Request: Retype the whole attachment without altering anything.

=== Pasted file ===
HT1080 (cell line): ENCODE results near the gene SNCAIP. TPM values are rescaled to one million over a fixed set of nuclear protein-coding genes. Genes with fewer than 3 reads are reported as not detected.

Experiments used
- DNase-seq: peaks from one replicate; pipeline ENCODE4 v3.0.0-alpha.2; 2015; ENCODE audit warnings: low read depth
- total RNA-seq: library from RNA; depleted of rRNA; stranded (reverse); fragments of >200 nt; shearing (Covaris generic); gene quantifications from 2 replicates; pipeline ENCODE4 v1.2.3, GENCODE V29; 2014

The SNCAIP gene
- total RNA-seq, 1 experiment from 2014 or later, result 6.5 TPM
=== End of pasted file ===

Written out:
HT1080 (cell line): ENCODE results near the gene SNCAIP. TPM values are rescaled to one million over a fixed set of nuclear protein-coding genes. Genes with fewer than 3 reads are reported as not detected.

Experiments used
- DNase-seq: peaks from one replicate; pipeline ENCODE4 v3.0.0-alpha.2; 2015; ENCODE audit warnings: low read depth
- total RNA-seq: library from RNA; depleted of rRNA; stranded (reverse); fragments of >200 nt; shearing (Covaris generic); gene quantifications from 2 replicates; pipeline ENCODE4 v1.2.3, GENCODE V29; 2014

The SNCAIP gene
- total RNA-seq, 1 experiment from 2014 or later, result 6.5 TPM